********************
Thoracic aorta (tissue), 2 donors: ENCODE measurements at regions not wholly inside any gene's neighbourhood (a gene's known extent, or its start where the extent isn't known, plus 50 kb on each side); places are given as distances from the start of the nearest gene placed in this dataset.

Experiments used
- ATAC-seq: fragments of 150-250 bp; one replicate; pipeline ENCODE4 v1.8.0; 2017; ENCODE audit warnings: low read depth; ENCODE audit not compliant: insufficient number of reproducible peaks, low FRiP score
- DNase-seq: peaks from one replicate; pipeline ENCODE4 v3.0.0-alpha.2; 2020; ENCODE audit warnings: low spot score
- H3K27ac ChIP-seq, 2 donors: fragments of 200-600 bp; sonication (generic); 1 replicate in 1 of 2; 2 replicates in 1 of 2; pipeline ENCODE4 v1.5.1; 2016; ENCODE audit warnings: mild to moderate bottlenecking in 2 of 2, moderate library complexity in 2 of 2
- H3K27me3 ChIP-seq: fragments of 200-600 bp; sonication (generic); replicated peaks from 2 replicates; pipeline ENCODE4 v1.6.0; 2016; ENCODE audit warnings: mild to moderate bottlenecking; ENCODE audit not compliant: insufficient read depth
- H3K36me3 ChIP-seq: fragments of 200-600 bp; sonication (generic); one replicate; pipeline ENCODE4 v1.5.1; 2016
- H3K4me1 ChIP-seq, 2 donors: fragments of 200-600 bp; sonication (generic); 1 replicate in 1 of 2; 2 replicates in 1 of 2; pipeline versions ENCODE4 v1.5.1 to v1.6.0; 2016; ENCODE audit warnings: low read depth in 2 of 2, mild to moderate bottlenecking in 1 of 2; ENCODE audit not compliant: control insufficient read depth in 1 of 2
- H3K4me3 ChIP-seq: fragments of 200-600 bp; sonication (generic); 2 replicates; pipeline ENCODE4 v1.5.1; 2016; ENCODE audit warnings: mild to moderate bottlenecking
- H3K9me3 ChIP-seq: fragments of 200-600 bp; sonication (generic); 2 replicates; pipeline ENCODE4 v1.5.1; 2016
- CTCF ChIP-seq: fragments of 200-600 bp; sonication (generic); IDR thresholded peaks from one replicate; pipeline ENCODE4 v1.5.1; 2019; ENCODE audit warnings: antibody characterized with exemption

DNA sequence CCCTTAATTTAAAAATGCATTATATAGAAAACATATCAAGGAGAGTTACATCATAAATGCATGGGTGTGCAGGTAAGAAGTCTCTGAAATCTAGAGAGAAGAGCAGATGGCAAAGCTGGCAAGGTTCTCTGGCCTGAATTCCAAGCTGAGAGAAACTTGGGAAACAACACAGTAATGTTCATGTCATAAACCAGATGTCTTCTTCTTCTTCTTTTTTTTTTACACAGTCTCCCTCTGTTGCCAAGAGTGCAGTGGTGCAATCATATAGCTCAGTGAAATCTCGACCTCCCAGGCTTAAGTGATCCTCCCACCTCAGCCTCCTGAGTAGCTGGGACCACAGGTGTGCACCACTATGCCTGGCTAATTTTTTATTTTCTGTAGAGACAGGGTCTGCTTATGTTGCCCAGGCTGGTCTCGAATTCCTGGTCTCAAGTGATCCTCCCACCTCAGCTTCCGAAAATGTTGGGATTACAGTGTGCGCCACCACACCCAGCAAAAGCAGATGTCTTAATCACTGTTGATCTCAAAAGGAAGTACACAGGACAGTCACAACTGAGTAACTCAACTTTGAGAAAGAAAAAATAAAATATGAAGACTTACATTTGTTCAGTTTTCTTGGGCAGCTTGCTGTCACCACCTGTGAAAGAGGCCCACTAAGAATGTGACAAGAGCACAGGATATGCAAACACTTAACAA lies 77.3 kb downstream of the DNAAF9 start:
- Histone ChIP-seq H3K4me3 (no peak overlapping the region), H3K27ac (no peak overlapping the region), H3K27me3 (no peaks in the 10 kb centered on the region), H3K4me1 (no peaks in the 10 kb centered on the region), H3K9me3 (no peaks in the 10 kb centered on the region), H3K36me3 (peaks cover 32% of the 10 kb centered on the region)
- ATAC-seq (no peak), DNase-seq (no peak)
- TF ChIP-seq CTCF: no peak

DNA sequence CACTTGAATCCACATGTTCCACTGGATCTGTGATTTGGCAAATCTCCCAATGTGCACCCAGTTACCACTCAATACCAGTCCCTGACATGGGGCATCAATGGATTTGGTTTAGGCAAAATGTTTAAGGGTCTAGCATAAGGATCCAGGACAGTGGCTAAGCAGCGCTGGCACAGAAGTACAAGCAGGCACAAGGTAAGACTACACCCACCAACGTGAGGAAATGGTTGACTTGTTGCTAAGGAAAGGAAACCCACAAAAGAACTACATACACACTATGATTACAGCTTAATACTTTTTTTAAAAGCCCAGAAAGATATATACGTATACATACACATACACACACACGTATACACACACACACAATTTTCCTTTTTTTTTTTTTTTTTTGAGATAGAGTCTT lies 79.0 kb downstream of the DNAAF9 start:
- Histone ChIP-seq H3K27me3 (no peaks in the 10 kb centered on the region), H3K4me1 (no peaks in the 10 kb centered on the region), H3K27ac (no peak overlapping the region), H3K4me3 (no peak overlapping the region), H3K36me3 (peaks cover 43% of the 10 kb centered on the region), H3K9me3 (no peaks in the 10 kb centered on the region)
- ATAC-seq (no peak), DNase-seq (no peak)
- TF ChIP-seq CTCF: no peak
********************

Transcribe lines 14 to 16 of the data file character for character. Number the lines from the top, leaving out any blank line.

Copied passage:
- ATAC-seq (no peak), DNase-seq (no peak)
- TF ChIP-seq CTCF: no peak

DNA sequence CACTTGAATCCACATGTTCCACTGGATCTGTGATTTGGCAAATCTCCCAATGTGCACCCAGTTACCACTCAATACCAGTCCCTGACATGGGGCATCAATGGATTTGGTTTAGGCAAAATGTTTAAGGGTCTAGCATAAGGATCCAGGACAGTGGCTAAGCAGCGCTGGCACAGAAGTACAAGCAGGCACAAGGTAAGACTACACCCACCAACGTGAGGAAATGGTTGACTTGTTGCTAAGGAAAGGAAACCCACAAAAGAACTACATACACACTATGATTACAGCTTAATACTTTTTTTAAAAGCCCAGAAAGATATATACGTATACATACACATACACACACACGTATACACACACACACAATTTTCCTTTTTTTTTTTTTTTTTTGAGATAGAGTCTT lies 79.0 kb downstream of the DNAAF9 start: